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THE MONIST: Vol. 102, No. 4, October 2019.

Quantum Bayesianism Assessed, JOHN EARMAN

The idea that the quantum probabilities are best construed as the personal/subjective degrees of belief of Bayesian agents is an old one. In recent years the idea has been vigorously pursued by a group of physicists who fly the banner of quantum Bayesianism (QBism). The present paper aims to identify the prospects and problems of implementing QBism, and it critically assesses the claim that QBism provides a resolution (or dissolution) of some of the long standing foundations issues in quantum mechanics, including the measurement problem and puzzles of nonlocality

Statisical Mechanics: A Tale of Two Theories, ROMAN FRIGG and CHARLOTTE WERNDL

There are two theoretical approaches in statistical mechanics, one associated with Boltzmann and the other with Gibbs. The theoretical apparatus of the two approaches offer distinct descriptions of the same physical system with no obvious way to translate the concepts of one formalism into those of the other. This raises the question of the status of one approach vis-a-vis the other. The authors answer this question by arguing that the Boltzmannian approach is a fundamental theory while Gibbsian statistical mechanics (GSM) is an effective theory, and they describe circumstances under which Gibbsian calculations coincide with the Boltzmannian results. They then point out that regarding GSM as an effective theory has important repercussions for a number of projects, in particular attempts to turn GSM into a nonequilibrium theory.

Individualist and Ensemblist Approaches to the Foundations of Statistical Mechanics, SHELDON GOLSTEIN

The author contrasts the two main approaches to the foundations of statistical mechanics: the individualist (Boltzmannian) approach and the ensemblist approach (associated with Gibbs). He indicates the virtues of each and argues that the conflict between them is perhaps not as great as often imagined.

Two Kinds of High-Level Probabliity, MEIR HEMMO and ORLY SHENKER

According to influential views the probabilities in classical statistical mechanics and other special sciences are objective chances, although the underlying mechanical theory is deterministic, since the deterministic low level is inadmissible or unavailable from the high level. Here two intuitions pull in opposite directions: One intuition is that if the world is deterministic, probability can express only subjective ignorance. The other intuition is that probability of high-level phenomena, especially thermodynamic ones, is dictated by the state of affairs in the world. The authors argue in support of this second intuition, and they show that in fact there are two different ways in which high-level probability describes matters of fact, even if the underlying microscopic reality is deterministic. Their analysis is novel but supports approaches by, for example, Loewer, Albert, Frigg and Hoefer, List and Pivato. In particular, the reductive view they propose here can be seen as a naturalization of the above approaches. They consider consequences of their result for nonreductive physicalist approaches, such as functionalism, that admit multiple realization of the kinds that appear in the special sciences by physical kinds. They show that nonreductive physicalism implies the existence of nonphysical matters of fact.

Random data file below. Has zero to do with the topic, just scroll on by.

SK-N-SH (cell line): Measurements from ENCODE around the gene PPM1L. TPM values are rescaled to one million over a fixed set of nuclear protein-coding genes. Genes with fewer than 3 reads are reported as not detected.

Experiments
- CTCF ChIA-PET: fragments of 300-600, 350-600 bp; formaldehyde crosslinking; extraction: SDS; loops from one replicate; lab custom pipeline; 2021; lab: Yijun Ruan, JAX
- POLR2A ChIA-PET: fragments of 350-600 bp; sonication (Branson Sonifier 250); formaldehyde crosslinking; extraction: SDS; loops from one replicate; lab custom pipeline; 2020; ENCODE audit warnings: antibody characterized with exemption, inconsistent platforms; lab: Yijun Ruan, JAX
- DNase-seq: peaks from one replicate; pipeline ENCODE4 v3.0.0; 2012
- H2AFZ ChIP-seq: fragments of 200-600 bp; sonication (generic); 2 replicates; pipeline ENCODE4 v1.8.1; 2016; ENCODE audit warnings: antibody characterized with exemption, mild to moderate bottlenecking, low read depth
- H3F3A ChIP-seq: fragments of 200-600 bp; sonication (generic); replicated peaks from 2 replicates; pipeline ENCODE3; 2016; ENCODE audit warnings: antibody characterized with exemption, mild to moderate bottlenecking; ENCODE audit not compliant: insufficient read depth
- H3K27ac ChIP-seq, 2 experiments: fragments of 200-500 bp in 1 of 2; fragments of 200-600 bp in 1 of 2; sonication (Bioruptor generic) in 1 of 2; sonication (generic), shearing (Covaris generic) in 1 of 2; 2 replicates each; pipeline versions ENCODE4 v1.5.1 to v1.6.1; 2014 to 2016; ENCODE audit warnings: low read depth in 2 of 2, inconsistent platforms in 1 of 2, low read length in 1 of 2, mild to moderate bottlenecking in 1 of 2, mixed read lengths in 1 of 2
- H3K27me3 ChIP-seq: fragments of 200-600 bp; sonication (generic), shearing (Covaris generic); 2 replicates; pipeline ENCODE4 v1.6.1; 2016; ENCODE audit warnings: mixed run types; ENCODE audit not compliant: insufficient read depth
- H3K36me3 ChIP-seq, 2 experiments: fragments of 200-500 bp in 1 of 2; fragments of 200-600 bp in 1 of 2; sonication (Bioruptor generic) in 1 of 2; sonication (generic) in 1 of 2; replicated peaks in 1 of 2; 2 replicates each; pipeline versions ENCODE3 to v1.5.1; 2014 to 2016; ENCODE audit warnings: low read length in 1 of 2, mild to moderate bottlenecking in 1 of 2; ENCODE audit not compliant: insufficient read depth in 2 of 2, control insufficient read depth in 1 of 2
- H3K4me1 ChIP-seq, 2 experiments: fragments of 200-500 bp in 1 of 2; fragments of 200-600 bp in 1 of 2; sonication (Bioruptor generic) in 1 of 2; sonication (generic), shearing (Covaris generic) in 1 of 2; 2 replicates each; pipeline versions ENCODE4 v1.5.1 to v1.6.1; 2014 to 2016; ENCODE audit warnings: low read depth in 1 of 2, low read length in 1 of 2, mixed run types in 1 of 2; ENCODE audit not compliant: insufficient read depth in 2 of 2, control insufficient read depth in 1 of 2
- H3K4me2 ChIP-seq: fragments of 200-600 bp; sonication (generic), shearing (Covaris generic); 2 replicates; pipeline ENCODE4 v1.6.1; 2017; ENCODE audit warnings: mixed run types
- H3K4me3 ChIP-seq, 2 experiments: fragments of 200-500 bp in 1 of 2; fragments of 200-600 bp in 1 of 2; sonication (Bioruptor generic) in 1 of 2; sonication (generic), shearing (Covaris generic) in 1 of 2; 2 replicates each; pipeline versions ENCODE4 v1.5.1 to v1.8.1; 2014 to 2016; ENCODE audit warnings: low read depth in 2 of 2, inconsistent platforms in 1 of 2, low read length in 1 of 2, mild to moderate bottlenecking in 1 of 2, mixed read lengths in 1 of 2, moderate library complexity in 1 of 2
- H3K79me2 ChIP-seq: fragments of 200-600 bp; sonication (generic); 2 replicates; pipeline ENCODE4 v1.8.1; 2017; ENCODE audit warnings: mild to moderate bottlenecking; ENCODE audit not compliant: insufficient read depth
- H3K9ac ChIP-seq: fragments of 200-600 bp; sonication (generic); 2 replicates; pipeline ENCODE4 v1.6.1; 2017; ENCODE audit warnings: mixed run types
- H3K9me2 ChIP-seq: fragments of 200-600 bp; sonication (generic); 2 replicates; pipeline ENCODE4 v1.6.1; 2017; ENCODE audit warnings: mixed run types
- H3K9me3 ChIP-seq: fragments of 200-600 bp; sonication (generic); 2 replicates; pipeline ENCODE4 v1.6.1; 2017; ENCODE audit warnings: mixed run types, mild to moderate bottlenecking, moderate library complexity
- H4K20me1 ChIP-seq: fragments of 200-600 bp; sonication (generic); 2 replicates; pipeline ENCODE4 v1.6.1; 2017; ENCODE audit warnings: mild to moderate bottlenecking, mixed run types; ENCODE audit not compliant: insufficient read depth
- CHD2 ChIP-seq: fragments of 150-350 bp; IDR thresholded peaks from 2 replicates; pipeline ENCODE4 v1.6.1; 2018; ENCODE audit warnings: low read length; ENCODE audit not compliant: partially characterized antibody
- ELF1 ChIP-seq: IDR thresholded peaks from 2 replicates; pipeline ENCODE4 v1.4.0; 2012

Determinism, Counterpredictive Devices, and the Impossibilty of Laplacean Intelligences, JENANN ISMAEL

In a famous passage drawing implications from determinism, Laplace introduced the image an intelligence who knew the positions and momenta of all of the particles of which the universe is composed, and asserted that in a deterministic universe such an intelligence would be able to predict everything that happens over its entire history. It is not, however, difficult to establish the physical possibility of a counterpredictive device, that is, a device designed to act counter to any revealed prediction of its behavior. What would happen if a Laplacean intelligence were put into communication with such a device and forced to reveal its prediction of what the device would do on some occasion? On the one hand, it seems that the Laplacean intelligence should be able to predict the device's behavior. On the other hand, it seems like that device should be able to act counter to the prediction. An examination of the puzzle leads to clarification of what determinism does (and does not) entail, with some insights about various other things along the way.

Naturalness and Emergence, DAVID WALLACE

The author develops an account of naturalness (that is, approximately: lack of extreme fine-tuning) in physics that demonstrates that naturalness assumptions are not restricted to narrow cases in high-energy physics but are a ubiquitous part of how interlevel relations are derived in physics. After exploring how and to what extent we might justify such assumptions on methodological grounds or through appeal to speculative future physics, the author considers the apparent failure of naturalness in cosmology and in the Standard Model. He argues that any such naturalness failure threatens to undermine the entire structure of our understanding of intertheoretic reduction, and so risks a much larger crisis in physics than is sometimes suggested; he briefly reviews some currently popular strategies that might avoid that crisis.

Idealization and the Ontic Conception, CARL F. CRAVER
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Publication:The Review of Metaphysics
Date:Dec 1, 2019
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